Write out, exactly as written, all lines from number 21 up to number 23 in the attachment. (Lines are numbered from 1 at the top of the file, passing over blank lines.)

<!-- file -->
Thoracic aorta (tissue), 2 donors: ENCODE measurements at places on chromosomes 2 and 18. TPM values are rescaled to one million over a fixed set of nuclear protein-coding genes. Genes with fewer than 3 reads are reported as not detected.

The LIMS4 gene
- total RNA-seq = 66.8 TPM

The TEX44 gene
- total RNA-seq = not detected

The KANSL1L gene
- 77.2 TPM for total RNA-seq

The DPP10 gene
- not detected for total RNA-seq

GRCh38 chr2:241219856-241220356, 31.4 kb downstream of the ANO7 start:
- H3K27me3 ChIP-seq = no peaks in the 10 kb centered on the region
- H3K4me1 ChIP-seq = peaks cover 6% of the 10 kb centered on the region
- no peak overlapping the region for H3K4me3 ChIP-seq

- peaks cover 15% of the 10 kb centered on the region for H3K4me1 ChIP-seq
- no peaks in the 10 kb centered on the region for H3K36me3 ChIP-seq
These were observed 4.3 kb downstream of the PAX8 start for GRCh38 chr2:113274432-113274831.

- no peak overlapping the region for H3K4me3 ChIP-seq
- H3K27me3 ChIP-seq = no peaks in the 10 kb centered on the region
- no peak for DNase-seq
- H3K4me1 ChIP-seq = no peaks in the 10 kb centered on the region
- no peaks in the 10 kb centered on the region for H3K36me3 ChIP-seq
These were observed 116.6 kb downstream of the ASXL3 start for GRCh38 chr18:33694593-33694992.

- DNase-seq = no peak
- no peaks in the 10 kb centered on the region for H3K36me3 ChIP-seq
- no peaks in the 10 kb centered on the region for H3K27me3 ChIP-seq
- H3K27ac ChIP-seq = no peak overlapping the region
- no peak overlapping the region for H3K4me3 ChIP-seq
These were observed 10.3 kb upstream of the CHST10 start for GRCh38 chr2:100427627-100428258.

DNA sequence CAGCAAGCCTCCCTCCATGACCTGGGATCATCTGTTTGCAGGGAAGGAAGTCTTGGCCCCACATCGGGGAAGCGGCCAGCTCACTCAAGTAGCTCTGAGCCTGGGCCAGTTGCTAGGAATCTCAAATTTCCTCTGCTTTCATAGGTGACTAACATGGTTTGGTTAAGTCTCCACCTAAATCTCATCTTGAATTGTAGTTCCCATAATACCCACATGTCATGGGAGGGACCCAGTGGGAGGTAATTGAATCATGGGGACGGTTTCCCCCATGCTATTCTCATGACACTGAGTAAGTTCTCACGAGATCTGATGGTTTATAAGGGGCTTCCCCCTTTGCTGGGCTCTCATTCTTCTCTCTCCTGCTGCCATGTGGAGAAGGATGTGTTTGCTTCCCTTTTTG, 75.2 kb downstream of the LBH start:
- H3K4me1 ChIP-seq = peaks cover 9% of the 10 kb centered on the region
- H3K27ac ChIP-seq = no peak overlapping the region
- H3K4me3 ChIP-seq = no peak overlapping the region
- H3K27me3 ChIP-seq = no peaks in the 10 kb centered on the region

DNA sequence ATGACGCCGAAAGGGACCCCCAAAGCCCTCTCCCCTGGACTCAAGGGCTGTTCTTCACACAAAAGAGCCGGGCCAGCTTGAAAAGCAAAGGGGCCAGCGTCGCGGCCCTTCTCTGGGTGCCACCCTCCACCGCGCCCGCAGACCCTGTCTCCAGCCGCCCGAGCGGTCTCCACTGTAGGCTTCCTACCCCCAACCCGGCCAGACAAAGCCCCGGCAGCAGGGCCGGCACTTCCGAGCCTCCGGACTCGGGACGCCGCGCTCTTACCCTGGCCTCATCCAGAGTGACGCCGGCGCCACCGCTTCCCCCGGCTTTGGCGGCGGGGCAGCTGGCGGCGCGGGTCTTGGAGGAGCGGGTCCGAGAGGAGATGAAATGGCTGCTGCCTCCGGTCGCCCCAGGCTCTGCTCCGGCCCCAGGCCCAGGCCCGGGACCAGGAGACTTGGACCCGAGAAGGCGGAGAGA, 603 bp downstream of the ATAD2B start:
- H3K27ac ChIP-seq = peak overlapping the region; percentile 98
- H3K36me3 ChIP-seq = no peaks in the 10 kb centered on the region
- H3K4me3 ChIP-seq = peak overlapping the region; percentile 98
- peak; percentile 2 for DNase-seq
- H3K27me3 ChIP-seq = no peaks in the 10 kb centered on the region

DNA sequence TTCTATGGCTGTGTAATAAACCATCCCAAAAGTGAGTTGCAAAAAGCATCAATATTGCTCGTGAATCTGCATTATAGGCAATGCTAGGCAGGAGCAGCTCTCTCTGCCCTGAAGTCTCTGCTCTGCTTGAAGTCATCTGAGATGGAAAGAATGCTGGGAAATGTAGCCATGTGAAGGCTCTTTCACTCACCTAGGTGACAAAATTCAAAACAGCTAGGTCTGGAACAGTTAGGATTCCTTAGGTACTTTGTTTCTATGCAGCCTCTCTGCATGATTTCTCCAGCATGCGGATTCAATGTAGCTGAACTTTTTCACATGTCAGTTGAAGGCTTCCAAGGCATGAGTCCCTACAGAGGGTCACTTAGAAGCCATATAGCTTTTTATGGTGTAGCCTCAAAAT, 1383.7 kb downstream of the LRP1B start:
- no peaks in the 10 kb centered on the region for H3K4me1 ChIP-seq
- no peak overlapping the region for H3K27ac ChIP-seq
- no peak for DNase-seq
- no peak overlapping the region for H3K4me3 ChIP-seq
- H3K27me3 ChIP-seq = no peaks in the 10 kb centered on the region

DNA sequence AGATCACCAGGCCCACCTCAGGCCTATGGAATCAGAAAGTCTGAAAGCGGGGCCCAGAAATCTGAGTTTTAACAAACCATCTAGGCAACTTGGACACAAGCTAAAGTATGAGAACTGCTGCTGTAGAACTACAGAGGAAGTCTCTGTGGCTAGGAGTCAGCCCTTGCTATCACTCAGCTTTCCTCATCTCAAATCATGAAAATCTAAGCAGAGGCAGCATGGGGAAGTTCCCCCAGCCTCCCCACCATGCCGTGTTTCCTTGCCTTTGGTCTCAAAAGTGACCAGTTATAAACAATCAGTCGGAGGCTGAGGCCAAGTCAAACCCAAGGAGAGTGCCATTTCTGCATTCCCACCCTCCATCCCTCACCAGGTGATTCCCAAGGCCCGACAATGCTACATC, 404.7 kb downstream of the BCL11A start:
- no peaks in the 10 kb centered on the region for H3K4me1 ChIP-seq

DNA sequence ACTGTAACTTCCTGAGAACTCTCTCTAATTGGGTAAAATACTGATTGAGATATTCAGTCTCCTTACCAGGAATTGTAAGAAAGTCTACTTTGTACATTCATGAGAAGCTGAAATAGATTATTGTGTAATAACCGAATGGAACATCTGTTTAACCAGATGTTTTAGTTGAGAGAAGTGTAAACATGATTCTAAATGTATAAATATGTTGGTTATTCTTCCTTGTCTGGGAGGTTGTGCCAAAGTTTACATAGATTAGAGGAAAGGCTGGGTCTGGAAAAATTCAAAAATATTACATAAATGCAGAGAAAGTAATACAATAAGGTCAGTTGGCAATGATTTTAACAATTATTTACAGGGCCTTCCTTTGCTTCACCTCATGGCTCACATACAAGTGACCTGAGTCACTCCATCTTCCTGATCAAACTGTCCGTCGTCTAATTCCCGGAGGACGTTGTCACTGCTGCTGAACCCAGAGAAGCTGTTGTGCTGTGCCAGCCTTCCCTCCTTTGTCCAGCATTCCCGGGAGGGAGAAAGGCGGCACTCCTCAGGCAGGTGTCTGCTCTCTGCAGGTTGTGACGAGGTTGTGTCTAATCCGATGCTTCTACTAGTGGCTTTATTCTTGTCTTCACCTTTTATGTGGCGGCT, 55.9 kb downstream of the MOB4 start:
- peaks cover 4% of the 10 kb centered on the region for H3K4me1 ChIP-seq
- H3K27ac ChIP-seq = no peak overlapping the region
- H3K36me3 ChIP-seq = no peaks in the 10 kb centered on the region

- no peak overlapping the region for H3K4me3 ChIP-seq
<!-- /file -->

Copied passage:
- no peaks in the 10 kb centered on the region for H3K36me3 ChIP-seq
These were observed 116.6 kb downstream of the ASXL3 start for GRCh38 chr18:33694593-33694992.

- DNase-seq = no peak